Yesterday afternoon your bargaining representatives met with St John to discuss our claim regarding our proposal to introduce a clause which would define acceptable ‘Metropolitan Crew Formation’, thereby addressing both AO/AO crewing and safe restrictions on Single Officer clinical duties.
Why is this important?
The obvious concern here is that if not restricted, Ambulance Officer crewing can develop into a rebranded ‘Clinical Appropriate Model of Care’. This CAMC model was universally rejected by bargaining groups over 12 months ago as a model which would devalue the profession of Paramedicine and put significant downward pressure on Paramedic wages. Once established, both the CAMC and/or AO-AO crewing could rapidly become the normal crew mix which would grow to overtake Paramedic crewed ambulances. It’s no secret that St John think the Ambulance Paramedic classification is too expensive. The CAMC model wanted to limit the wage to the AO Grade 2 salary bracket. No surprise then that the AO model will see 000 calls responded by employees on AO wages. It is our position that the profession of Paramedicine is more than just the qualification. It is a combination of tertiary clinical education coupled with practical hands on experience and the honing of clinical decision ability, gained while working in a supervised environment with an experienced Ambulance Paramedic. Under the AO-AO model, St John insist that they can send (on paper at least) a ‘Registered Paramedic’ to a job, but earning AO wages.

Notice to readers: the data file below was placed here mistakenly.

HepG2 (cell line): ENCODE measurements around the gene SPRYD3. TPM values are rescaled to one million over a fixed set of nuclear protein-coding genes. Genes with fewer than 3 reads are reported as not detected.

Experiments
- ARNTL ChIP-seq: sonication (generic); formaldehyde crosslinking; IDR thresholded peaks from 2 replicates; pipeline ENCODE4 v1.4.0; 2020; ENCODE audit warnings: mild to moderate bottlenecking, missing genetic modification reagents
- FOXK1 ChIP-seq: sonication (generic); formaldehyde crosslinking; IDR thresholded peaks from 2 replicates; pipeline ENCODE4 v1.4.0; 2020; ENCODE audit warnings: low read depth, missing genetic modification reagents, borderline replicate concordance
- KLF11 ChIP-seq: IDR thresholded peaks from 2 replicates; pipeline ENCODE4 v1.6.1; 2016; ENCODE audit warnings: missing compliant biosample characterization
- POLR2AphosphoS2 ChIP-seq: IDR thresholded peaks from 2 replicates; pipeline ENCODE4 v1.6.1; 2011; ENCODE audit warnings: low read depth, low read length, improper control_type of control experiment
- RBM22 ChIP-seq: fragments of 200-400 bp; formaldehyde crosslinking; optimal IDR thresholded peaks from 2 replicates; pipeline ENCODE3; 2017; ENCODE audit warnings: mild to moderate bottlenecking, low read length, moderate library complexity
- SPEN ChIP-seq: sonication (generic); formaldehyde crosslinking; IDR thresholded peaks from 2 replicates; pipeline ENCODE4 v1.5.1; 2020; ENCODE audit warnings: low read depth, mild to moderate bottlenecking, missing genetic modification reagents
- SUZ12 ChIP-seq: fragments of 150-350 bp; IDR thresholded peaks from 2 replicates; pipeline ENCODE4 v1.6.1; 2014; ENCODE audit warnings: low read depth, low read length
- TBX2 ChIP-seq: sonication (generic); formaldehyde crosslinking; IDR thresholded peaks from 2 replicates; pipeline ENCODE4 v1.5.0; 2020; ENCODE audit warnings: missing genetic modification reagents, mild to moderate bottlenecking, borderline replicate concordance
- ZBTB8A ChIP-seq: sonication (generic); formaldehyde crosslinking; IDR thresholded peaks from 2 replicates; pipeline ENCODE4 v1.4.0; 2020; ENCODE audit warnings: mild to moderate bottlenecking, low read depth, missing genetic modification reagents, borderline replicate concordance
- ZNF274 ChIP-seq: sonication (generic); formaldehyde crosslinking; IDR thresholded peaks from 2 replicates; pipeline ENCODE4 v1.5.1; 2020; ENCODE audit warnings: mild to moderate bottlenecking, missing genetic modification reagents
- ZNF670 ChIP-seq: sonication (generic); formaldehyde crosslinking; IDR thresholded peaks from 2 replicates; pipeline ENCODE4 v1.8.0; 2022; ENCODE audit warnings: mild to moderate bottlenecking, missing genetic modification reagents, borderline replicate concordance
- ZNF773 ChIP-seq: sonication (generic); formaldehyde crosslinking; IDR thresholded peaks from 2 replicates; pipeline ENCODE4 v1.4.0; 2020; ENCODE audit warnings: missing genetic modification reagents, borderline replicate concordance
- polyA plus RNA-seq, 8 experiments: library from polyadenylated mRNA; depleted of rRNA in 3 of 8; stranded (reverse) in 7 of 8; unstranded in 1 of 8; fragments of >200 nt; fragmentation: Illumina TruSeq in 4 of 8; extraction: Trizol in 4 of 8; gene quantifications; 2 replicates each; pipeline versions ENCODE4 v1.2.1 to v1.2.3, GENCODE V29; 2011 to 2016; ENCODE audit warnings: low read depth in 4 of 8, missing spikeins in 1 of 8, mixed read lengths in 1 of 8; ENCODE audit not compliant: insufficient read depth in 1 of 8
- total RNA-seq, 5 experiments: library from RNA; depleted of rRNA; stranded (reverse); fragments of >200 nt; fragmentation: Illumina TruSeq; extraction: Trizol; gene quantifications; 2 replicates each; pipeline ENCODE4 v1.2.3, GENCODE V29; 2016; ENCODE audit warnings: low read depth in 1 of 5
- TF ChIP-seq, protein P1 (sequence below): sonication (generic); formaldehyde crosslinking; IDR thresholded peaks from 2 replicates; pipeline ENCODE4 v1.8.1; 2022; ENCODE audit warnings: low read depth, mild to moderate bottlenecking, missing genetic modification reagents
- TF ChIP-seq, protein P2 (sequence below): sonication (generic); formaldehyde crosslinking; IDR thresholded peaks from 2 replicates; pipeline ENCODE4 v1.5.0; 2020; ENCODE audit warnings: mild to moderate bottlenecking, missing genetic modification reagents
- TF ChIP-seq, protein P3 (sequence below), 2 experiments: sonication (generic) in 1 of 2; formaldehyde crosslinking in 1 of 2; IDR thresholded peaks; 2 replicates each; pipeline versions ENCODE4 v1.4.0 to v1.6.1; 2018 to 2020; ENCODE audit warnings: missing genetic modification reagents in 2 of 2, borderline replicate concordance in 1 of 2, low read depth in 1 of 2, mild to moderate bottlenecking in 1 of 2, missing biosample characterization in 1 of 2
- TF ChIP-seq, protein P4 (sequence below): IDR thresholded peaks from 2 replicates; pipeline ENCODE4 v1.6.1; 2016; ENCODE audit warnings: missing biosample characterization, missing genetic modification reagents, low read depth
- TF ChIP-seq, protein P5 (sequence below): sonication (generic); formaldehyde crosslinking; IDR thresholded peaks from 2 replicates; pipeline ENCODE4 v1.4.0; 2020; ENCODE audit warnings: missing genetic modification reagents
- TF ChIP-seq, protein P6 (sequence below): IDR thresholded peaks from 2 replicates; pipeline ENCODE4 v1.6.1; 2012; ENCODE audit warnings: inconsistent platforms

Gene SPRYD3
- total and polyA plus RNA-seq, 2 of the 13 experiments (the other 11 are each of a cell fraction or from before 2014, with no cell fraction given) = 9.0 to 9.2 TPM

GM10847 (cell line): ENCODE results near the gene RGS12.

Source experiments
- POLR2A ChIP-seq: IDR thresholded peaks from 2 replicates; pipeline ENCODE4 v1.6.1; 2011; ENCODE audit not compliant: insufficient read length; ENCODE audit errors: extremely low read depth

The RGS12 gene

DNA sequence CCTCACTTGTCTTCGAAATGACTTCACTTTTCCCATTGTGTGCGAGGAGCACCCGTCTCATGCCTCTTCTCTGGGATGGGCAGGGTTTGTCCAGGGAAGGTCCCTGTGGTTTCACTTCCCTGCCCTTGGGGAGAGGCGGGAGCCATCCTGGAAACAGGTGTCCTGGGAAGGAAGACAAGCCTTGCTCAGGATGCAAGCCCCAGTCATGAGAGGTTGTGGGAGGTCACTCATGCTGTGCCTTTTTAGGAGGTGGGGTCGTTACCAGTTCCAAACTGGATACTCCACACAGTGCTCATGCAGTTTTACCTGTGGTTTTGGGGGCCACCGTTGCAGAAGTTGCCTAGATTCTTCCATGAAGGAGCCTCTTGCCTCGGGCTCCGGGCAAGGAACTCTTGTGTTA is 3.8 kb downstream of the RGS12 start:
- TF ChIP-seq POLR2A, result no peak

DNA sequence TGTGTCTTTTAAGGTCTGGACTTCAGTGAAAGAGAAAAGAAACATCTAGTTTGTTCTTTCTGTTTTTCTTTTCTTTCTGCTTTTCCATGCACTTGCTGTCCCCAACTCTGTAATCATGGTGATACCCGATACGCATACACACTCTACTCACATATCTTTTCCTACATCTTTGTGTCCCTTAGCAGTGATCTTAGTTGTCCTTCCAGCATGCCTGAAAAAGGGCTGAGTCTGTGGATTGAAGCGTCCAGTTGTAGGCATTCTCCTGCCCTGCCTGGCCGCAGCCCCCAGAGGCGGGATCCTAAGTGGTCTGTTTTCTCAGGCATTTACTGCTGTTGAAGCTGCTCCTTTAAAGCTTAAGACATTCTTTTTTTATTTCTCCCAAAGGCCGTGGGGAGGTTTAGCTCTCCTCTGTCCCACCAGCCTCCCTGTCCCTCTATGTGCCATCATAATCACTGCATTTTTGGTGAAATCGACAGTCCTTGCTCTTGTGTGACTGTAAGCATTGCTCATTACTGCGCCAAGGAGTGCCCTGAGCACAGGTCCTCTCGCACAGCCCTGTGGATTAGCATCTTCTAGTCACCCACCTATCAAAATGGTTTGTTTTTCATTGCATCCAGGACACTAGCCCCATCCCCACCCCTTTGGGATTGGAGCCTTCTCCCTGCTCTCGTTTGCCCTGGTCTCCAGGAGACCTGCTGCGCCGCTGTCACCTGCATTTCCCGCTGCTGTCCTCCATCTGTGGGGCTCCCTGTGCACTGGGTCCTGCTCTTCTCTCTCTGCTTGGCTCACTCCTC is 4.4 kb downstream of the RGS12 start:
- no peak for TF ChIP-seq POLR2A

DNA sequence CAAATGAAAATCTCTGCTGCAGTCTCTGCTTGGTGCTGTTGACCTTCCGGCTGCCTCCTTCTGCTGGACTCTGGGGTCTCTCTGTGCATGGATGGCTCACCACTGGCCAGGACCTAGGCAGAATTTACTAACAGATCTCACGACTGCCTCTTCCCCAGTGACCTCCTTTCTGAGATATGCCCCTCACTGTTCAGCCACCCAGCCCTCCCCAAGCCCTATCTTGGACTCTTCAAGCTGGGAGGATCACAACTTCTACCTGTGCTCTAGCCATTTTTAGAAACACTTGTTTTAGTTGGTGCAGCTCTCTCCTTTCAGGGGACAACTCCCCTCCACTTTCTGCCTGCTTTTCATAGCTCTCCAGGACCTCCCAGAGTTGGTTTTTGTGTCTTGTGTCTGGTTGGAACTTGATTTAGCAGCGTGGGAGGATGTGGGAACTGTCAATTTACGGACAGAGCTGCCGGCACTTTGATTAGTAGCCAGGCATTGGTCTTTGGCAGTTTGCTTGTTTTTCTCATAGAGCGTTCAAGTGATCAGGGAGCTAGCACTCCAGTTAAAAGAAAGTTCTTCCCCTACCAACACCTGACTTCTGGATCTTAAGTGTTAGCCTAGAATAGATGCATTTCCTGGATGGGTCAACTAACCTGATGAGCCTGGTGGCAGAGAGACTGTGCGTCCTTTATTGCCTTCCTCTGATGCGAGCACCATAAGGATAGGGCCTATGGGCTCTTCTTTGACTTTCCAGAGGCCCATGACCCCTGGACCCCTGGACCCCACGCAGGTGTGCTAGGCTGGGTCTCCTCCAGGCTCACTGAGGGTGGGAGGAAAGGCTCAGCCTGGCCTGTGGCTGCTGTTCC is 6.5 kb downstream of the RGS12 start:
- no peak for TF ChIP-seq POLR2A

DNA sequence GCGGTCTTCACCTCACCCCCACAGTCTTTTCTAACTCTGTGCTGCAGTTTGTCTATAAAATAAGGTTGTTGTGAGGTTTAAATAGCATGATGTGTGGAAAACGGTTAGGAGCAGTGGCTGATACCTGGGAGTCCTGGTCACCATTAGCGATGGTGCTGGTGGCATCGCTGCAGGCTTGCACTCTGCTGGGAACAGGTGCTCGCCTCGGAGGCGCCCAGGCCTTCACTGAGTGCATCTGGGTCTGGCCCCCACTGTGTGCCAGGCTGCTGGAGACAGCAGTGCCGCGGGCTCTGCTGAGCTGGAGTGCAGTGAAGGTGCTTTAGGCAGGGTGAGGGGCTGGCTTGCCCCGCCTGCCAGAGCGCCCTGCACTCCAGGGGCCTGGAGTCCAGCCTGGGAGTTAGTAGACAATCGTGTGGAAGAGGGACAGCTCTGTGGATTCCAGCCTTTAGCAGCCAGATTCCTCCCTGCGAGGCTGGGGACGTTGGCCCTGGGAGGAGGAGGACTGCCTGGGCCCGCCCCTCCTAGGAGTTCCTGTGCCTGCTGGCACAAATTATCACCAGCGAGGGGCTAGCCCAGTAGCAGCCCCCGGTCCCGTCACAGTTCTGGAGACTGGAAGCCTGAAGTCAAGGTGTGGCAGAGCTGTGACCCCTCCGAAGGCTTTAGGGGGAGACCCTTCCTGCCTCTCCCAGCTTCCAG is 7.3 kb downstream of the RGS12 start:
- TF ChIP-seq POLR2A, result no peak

St John were informed that we will not accept the long term use of AO-AO crew mix. The AEAWA are aware that the east coast has seen a variety of ‘surge’ staff measures and crew variation implemented as COVID surges occur. We are also aware that St John have recruited heavily in the last 12 months and have a current imbalance of staff. With this in mind, we have indicated to St John that we would consider, cautiously, discussions regarding safe TEMPORARY, time limited crewing measures that may be required for the impending COVID-19 surge. But like our Victorian Ambulance colleagues with whom we work closely, we want concrete, indisputable written assurance that any COVID surge measures will be unwound as soon as possible. We also insist on an appropriate clause that defines acceptable crew mix going forward, and will not move on that.
In respect to single officer clinical duties, all Ambulance Officers within St John undergo a standard training package which is entirely oriented around and focused upon ‘crew’ based ambulance duties. Everything from reversing a vehicle, to medication checks to operating a Ferno stretcher is defined in terms of a crew, and typically specifies two employees. Most SOP’s within St John make specific instructions which cannot be safely complied with, as a single officer (i.e. ‘the patient must not be left unattended’).
Despite this, St John have responded to pressures within the system by seeking to extract ever more productivity from employees, and have decided that single officers can now perform a range of duties that had previously been considered unsafe.